Caroline Chepkwony at the Vienna City Marathon (PhotoRun) © Copyright
General News Vienna, Austria

Chepkwony returns to Vienna for revenge

Caroline Chepkwony hopes to gain revenge when she returns to the Vienna City Marathon to compete against defending champion Anna Hahner at the IAAF Gold Label Road Race on 12 April.

The Kenyan was sensationally beaten by Germany’s rising marathon star a year ago when she faded badly in the final stages. Organisers hope for a similarly thrilling women’s contest this year as a total of seven women with personal bests between 2:25 and 2:30 are on the start list.

Last April Chepkwony looked certain to take a second marathon victory in a row. The 2013 Lubljana champion, who clocked her personal best of 2:27:27 in that race, was almost two-and-a-half minutes ahead at the 35km point. But the picture changed dramatically in the final few miles.

The Kenyan suffered from stomach problems and could barely jog. With 300 metres to go, Hahner passed her and stormed to a totally unexpected victory, running 2:28:59 with Chepkwony 19 seconds behind in second place.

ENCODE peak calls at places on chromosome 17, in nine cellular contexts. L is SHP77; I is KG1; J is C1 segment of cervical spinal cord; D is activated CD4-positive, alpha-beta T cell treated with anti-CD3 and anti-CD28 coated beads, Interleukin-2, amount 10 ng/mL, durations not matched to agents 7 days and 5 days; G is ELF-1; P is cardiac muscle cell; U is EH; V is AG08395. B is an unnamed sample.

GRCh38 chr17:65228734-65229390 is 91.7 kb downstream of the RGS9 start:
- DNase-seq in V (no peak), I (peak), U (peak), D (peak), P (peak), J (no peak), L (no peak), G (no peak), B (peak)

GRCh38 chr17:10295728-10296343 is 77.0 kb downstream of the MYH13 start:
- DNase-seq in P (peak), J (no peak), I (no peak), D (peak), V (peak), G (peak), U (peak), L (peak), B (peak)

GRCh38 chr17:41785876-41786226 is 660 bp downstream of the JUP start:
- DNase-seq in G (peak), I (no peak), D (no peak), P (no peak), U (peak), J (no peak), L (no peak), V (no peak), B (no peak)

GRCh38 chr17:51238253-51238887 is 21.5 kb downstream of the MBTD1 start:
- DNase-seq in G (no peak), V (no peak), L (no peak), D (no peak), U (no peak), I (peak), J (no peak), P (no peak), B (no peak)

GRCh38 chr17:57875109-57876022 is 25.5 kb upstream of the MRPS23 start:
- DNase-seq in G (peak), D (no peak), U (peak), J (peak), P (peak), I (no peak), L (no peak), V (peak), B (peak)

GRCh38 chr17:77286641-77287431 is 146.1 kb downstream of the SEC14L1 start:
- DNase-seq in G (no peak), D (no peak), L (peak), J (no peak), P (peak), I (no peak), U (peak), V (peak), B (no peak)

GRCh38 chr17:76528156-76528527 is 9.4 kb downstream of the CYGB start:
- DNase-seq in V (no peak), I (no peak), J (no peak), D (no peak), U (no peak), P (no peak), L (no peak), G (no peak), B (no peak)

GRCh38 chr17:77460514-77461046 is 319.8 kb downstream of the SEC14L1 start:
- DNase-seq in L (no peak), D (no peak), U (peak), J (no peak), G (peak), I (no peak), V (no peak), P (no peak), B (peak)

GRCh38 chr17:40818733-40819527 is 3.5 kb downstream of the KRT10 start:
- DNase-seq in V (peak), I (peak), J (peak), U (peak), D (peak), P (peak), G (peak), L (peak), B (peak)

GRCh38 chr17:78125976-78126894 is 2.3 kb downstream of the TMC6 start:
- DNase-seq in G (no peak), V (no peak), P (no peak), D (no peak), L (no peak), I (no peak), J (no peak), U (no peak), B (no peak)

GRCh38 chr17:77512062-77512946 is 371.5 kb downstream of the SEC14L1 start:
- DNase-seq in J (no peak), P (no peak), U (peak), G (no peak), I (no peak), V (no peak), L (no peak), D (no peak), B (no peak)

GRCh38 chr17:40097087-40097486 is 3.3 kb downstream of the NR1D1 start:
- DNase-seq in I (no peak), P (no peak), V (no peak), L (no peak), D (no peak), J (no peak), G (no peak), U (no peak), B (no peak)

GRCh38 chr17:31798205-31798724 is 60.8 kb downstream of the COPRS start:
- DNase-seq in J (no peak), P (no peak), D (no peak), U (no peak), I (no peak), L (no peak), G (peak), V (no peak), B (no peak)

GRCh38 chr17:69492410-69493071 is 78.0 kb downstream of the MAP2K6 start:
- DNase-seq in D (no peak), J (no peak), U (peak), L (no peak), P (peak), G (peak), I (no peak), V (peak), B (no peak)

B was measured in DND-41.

But it will not just be Hahner against Chepkwony in Vienna next month. Esther Chemutai won last year’s Turin Marathon in 2:28:41 on her debut at the distance. Vienna will be just her second marathon to date.

The fastest runner in the field is Ethiopia’s Fate Tola. The 27-year-old has great memories of the Vienna City Marathon, having won in 2011 and 2012. Tola, who has a personal best of 2:25:14, is not expected to be in top form as she is currently returning from maternity leave, but she recently won a half marathon in Frankfurt with 1:13:41.

Another runner who has won a major marathon in the past is Japan’s Noriko Higuchi. She won the 2011 Tokyo Marathon in 2:28:49.

South Africa’s Rene Kalmer, who has run 2:29:27, and Maja Neuenschwander, whose personal record is 2:29:42, are the other two women with sub-2:30 times.

With so many athletes having won major races already, this could become one of the best women’s races in the history of the Vienna City Marathon.

In contrast, the men’s race at present looks like there is one big favourite: defending champion Getu Feleke, who ran a course record of 2:05:41 last year. It is this mark he hopes to further improve in Vienna next month.

Two fellow Ethiopians will be among his strongest rivals. Sisay Lemma was fifth at January’s Dubai Marathon in 2:07:06, while Gebo Burka has a fresh personal best as well; he was second in Houston this winter with 2:08:12.

Organisers for the IAAF